Bought in 2009, currencys rise in value saw small investment turn into enough to buy an apartment in a wealthy area of Oslo
Wed 9 Dec 201501.24 GMTLast modified on Fri 14 Jul 201721.22 BST
The meteoric rise inbitcoinhas meant that within the space of four years, one Norwegian mans $27 investment turned into a forgotten $886,000 windfall.
Kristoffer Koch invested 150 kroner ($26.60) in 5,000 bitcoins in 2009, after discovering them during the course of writing a thesis on encryption. He promptly forgot about them until widespread media coverage of the anonymous, decentralised,peer-to-peer digital currencyin April 2013 jogged his memory.
Bitcoins are stored in encrypted wallets secured with a private key, something Koch had forgotten. After eventually working out what the password could be, Koch got a pleasant surprise:
It said I had 5,000 bitcoins in there. Measuring that in todays rates its about NOK5m ($886,000), Kochtold NRK.
In April 2013, the value of bitcoin peaked at $266 before crashing to a low of $50 soon after. Since then, bitcoin has seen large fluctuations in its value, most recently following theseizure of online drugs marketplace Silk Roadplummetingbefore jumping $30 in one day toa high of $197 in October.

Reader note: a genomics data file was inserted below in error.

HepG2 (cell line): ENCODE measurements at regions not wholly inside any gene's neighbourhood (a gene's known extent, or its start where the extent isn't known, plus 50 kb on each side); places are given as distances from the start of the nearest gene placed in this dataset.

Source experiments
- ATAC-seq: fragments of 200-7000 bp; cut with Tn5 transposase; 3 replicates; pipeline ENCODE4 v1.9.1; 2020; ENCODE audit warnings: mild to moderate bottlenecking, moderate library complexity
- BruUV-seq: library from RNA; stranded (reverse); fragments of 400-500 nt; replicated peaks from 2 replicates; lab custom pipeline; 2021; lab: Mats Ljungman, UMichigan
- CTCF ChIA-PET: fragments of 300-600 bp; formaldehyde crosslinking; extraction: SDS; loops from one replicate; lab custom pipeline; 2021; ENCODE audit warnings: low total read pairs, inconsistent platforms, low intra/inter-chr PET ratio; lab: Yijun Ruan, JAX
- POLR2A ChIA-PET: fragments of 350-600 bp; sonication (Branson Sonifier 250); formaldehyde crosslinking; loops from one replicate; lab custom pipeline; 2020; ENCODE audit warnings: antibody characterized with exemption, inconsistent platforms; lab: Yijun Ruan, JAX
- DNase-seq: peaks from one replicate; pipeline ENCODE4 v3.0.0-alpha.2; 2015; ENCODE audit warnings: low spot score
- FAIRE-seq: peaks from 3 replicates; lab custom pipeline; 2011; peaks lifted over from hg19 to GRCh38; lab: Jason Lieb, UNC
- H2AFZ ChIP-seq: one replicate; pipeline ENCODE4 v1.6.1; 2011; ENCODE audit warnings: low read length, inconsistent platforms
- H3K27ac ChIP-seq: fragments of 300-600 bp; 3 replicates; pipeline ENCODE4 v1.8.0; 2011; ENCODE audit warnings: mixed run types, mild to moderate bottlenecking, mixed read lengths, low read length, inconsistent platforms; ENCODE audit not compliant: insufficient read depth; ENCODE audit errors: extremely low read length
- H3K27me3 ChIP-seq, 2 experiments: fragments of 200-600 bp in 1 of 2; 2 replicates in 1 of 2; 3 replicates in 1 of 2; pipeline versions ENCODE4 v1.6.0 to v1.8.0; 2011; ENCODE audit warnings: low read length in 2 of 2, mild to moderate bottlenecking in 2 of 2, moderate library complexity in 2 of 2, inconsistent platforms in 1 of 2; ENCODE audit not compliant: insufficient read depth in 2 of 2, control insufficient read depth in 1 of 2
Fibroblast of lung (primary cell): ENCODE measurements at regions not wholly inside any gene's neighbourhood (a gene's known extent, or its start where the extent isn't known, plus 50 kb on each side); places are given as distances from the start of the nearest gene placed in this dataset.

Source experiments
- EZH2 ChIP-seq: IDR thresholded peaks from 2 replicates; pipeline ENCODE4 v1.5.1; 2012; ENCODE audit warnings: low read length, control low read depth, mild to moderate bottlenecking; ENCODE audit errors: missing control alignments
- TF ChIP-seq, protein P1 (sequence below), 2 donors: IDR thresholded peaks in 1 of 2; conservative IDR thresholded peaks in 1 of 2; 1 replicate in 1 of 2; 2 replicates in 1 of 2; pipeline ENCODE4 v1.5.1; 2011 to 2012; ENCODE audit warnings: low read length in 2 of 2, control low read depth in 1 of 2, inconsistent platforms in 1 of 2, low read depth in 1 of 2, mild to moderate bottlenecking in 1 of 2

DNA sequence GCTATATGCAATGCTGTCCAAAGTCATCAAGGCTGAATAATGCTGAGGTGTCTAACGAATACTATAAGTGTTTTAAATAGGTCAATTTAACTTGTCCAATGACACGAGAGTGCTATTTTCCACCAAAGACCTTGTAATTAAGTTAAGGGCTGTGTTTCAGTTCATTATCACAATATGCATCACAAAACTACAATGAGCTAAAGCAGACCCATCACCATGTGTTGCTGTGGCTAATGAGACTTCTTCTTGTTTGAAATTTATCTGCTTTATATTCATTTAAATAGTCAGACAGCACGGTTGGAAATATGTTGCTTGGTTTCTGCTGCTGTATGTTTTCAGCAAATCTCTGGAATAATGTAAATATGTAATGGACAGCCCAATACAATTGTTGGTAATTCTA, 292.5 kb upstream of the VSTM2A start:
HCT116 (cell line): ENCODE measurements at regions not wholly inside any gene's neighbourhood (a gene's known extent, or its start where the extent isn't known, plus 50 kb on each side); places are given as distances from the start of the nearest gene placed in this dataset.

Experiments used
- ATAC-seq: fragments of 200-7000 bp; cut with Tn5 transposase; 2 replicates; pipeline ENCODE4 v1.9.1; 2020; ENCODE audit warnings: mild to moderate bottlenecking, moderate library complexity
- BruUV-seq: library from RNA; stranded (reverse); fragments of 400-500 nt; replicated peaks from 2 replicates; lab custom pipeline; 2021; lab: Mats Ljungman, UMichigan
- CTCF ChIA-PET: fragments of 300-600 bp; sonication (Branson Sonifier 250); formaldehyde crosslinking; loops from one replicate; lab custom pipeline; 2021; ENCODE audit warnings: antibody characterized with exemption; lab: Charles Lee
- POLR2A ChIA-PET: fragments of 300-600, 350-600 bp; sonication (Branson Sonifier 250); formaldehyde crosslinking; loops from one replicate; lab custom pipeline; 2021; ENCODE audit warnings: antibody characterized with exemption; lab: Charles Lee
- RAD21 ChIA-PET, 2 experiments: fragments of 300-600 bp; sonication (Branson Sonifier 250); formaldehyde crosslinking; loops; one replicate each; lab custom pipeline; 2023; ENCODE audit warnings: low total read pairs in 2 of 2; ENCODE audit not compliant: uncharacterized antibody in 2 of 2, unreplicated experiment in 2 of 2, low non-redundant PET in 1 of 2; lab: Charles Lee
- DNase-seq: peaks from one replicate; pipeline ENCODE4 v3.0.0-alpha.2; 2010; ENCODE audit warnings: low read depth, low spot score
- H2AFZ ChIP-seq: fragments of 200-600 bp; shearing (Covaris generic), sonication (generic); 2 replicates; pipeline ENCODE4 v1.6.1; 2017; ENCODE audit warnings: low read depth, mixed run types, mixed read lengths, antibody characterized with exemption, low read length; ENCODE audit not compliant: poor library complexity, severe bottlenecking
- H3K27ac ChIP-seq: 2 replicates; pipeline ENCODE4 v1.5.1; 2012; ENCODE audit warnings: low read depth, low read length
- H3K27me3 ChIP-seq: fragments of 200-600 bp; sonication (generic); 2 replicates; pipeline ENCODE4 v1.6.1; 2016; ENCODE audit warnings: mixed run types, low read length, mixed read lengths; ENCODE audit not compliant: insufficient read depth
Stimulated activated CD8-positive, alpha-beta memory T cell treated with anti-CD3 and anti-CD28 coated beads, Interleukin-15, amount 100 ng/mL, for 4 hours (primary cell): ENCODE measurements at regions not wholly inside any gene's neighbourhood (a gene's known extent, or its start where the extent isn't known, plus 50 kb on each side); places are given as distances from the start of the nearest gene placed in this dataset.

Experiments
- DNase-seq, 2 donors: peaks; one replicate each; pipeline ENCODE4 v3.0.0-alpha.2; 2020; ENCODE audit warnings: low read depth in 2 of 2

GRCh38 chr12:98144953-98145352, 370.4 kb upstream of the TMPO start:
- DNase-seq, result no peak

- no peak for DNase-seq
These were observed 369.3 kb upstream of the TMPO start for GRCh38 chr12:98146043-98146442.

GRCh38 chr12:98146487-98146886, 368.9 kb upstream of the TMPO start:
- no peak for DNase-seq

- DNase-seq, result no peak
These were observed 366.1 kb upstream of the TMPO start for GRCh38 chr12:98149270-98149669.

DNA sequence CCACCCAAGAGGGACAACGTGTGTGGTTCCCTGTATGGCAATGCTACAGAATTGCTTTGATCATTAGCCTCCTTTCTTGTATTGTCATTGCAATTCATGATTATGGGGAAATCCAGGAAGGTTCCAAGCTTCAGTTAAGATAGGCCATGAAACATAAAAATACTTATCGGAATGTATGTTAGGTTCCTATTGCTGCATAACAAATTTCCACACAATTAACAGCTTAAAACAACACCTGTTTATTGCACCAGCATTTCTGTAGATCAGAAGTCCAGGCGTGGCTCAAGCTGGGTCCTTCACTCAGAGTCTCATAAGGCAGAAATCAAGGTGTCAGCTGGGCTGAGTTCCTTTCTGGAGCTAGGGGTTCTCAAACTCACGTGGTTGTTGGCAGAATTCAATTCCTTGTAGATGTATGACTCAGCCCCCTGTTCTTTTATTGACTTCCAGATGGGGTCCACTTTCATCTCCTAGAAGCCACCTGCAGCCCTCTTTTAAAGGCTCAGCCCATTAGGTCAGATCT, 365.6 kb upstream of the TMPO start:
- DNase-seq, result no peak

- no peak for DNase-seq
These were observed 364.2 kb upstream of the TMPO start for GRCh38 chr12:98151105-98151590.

Koch exchanged one fifth of his 5,000 bitcoins, generating enough kroner to buy an apartment in Toyen, one of the Norwegian capitals wealthier areas.
Customers line-up to use the worlds first ever permanent bitcoin ATM at a coffee shop in Vancouver, British Columbia. Photograph: Andy Clark/Reuters Photograph: Andy Clark / Reuters/REUTERS
Typically bitcoins are bought using traditional currency from a bitcoin exchanger, although due to strict anti-money laundering controls, the process can can be tricky. A user can then withdraw those bitcoins by sending them back to an exchanger likeMt Gox, the best known bitcoin exchange, in return for cash.
However, bitcoin is gaining more and more traction within the physical world too. It is now possible to actually spend bitcoins without exchanging them for traditional currency firstin a few British pubs, including the Pembury Tavern in Hackney, London, for instance. On 29 October, theworlds first bitcoin ATMalso went online in Vancouver, Canada, which scans a users palm before letting them buy or sell bitcoins for cash.
A small group of hardcore users also generate extra bitcoins by mining for them a process that requires computers to perform the calculations needed to make the digital currency work, in exchange for a share of the built-in inflation.
Mining is a time-consuming and expensive endeavour due to the way the currency is designed. Each subsequent bitcoin mined is more complex than the previous one, requiring more computational time and therefore investment through the electricity and computer hardware required.
•In August, Germanyrecognised bitcoin as a unit of account, allowing the country to tax users or creators of the digital currency